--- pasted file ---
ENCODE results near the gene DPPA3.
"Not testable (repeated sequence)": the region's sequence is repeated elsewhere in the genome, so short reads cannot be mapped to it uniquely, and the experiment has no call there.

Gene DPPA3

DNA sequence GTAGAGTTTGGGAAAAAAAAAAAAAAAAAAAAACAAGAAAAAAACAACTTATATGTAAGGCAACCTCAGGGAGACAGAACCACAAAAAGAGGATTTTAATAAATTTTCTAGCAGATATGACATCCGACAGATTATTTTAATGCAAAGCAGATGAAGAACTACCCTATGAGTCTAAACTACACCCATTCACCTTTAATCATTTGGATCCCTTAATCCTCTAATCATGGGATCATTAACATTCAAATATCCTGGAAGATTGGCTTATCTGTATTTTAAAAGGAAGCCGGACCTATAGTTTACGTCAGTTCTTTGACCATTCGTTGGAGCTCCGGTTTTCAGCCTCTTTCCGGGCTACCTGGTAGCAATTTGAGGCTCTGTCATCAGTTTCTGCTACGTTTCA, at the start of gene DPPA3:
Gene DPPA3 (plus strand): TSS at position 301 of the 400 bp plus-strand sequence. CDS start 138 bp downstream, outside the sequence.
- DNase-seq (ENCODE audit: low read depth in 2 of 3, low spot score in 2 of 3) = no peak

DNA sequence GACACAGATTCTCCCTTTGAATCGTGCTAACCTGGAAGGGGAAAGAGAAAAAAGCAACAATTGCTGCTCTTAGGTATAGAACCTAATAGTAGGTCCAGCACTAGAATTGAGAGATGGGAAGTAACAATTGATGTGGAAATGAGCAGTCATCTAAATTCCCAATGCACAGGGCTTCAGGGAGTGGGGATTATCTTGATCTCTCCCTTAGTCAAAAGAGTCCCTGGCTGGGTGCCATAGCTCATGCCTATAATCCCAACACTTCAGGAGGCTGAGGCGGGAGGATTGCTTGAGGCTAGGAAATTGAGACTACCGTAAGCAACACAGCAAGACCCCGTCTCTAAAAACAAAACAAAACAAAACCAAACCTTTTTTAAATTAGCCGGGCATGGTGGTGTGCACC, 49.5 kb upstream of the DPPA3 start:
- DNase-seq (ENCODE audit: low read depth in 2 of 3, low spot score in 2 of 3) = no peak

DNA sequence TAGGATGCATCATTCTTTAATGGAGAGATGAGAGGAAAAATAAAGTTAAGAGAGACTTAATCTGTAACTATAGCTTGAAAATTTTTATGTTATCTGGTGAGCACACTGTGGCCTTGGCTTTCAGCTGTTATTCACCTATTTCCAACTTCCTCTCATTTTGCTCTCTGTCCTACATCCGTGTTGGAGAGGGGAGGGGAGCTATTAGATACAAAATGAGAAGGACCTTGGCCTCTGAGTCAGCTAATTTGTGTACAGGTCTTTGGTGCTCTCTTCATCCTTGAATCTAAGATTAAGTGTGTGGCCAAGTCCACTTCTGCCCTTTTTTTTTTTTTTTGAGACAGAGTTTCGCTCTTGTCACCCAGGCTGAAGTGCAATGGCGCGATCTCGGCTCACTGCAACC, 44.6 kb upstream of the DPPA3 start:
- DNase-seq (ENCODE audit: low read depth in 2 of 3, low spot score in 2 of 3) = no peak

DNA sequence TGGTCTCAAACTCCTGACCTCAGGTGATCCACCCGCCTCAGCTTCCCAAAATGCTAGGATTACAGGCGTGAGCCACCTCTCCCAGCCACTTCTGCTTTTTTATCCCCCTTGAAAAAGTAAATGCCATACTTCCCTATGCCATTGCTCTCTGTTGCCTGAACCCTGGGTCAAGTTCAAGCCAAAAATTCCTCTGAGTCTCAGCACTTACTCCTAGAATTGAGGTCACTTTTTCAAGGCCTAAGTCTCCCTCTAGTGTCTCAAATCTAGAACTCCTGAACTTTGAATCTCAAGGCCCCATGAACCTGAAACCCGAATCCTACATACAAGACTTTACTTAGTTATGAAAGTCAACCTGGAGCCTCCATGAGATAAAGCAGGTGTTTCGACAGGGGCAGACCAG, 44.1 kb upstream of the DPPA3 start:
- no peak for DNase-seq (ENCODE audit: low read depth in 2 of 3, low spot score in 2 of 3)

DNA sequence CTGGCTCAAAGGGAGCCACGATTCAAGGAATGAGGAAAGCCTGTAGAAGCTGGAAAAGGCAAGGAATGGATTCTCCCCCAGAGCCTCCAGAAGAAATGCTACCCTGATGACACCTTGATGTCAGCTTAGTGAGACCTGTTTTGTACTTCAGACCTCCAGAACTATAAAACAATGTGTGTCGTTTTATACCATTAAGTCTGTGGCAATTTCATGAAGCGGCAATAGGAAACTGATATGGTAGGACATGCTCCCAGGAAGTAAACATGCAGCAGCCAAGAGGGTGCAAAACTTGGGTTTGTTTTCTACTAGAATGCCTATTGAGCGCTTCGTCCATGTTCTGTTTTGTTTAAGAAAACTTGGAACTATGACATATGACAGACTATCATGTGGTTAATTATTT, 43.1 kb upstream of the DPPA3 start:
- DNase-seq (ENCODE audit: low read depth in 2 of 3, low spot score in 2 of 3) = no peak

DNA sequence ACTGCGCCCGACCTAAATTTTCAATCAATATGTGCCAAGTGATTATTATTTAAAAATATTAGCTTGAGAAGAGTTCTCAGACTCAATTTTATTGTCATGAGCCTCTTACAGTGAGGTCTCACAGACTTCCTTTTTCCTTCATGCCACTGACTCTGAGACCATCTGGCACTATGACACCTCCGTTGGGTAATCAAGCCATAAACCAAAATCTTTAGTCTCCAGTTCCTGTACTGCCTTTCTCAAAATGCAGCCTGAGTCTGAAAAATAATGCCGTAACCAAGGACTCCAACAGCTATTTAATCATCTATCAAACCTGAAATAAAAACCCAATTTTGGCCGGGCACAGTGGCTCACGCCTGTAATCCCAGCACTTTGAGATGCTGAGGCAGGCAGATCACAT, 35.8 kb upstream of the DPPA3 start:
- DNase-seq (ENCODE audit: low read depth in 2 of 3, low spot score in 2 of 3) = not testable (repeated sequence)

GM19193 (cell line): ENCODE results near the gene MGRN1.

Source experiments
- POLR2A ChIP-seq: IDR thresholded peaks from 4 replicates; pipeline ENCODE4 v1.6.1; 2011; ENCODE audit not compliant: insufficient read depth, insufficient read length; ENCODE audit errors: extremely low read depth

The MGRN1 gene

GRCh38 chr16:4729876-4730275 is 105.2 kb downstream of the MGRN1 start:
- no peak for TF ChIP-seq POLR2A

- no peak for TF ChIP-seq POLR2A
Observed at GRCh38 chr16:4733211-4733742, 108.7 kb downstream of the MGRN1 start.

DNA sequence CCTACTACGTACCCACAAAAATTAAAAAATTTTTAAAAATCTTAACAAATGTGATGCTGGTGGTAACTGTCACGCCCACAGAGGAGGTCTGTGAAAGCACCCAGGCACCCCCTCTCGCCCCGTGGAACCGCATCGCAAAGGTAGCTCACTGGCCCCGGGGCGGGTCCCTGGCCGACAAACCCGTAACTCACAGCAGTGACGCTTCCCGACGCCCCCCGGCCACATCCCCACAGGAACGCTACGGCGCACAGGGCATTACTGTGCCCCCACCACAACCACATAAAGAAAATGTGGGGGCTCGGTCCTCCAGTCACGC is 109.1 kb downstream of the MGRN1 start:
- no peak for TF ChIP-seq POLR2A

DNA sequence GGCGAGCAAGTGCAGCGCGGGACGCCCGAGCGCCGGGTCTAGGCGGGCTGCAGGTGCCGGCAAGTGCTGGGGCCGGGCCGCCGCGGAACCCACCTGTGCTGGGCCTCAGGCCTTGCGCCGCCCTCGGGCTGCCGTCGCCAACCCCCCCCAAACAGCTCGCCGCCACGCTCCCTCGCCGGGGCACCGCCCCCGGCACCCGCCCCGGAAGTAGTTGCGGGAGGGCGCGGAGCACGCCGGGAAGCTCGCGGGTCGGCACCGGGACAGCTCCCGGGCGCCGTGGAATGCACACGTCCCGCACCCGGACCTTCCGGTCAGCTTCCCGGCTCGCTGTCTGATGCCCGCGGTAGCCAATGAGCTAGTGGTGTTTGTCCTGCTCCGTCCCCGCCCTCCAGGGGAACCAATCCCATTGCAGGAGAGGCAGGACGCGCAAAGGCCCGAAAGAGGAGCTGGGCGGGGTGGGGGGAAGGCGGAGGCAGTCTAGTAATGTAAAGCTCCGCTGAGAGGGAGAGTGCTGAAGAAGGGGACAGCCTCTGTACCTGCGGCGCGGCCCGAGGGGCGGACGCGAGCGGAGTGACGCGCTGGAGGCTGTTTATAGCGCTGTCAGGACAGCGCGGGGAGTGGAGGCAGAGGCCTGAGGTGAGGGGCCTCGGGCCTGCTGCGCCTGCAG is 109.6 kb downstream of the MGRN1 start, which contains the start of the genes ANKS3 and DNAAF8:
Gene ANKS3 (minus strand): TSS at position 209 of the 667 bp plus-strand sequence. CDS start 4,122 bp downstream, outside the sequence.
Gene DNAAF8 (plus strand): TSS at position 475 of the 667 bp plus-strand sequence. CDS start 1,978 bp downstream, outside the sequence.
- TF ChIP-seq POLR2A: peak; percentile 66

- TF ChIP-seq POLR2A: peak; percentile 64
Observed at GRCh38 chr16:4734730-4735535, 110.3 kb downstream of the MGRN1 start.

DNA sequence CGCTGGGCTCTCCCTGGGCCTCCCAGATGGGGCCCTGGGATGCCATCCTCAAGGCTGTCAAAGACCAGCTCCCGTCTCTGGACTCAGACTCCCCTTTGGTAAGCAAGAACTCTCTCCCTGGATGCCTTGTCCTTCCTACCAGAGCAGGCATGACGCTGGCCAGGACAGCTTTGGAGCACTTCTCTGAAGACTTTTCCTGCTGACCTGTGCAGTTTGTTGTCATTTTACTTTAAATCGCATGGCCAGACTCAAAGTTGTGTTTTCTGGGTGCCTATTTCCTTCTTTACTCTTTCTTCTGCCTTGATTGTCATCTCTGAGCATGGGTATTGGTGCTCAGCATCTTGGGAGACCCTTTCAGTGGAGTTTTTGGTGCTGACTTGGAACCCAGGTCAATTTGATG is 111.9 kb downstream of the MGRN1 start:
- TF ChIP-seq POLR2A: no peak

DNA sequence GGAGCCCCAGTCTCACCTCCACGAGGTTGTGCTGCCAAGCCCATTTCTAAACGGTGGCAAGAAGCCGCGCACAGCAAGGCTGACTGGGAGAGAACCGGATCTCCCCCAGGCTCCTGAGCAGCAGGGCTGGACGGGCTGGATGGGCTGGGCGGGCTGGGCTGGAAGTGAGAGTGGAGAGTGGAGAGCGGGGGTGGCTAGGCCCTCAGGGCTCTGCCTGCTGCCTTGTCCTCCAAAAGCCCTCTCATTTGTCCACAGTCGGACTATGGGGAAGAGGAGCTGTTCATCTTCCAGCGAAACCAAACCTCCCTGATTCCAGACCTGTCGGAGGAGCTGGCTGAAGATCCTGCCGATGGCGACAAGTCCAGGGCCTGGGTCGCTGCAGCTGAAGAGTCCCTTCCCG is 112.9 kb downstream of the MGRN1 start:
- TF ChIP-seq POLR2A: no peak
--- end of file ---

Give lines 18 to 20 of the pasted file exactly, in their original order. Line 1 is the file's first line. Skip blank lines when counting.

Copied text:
Source experiments
- POLR2A ChIP-seq: IDR thresholded peaks from 4 replicates; pipeline ENCODE4 v1.6.1; 2011; ENCODE audit not compliant: insufficient read depth, insufficient read length; ENCODE audit errors: extremely low read depth

The MGRN1 gene